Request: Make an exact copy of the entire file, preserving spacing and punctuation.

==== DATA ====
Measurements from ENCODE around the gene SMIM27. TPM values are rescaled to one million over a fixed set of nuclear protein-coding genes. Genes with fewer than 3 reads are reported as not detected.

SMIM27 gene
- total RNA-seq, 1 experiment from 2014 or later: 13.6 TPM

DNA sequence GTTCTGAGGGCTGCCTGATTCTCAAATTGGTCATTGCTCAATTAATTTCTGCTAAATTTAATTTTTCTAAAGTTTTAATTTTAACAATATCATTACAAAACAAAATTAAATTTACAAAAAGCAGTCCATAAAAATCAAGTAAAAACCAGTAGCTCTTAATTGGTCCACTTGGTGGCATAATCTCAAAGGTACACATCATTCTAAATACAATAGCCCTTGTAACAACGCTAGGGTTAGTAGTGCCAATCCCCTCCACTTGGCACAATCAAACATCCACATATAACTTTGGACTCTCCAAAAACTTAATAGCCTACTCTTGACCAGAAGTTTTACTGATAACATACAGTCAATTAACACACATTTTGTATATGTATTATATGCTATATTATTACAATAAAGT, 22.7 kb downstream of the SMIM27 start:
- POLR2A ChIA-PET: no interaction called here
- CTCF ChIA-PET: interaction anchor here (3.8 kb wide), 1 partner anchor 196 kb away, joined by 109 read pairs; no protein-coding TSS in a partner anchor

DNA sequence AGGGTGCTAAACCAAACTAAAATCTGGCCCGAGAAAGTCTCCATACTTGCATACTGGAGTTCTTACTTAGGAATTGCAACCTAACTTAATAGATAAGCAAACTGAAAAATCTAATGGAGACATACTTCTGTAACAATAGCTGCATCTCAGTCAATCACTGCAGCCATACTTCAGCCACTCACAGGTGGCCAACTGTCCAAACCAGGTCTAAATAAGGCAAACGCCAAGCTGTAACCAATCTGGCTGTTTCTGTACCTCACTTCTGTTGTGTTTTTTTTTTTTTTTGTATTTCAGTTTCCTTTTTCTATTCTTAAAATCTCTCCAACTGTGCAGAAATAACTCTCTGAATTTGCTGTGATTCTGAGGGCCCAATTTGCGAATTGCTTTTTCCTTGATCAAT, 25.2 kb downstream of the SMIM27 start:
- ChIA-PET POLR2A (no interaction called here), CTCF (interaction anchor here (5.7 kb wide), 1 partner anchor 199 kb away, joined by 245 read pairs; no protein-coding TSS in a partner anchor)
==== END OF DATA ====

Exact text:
Measurements from ENCODE around the gene SMIM27. TPM values are rescaled to one million over a fixed set of nuclear protein-coding genes. Genes with fewer than 3 reads are reported as not detected.

SMIM27 gene
- total RNA-seq, 1 experiment from 2014 or later: 13.6 TPM

DNA sequence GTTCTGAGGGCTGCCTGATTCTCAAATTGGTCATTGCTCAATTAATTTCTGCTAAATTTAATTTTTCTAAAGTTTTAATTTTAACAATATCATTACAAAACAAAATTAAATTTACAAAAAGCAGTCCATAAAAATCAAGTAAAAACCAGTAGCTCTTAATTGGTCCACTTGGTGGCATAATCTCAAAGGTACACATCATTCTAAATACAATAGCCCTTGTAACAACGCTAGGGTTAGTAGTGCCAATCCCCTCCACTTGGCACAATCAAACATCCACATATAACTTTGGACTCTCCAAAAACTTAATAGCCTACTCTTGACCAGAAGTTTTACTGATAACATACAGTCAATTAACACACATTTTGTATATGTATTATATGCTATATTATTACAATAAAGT, 22.7 kb downstream of the SMIM27 start:
- POLR2A ChIA-PET: no interaction called here
- CTCF ChIA-PET: interaction anchor here (3.8 kb wide), 1 partner anchor 196 kb away, joined by 109 read pairs; no protein-coding TSS in a partner anchor

DNA sequence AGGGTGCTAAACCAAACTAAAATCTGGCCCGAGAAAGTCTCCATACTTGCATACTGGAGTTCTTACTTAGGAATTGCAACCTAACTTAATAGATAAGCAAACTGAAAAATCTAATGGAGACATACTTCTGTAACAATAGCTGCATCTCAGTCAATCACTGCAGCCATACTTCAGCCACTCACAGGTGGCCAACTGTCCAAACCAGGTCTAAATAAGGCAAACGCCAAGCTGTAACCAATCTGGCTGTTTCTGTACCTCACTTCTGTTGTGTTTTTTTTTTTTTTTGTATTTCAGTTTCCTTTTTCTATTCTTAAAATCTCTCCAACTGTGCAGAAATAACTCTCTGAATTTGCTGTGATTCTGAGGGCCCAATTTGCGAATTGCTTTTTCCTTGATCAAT, 25.2 kb downstream of the SMIM27 start:
- ChIA-PET POLR2A (no interaction called here), CTCF (interaction anchor here (5.7 kb wide), 1 partner anchor 199 kb away, joined by 245 read pairs; no protein-coding TSS in a partner anchor)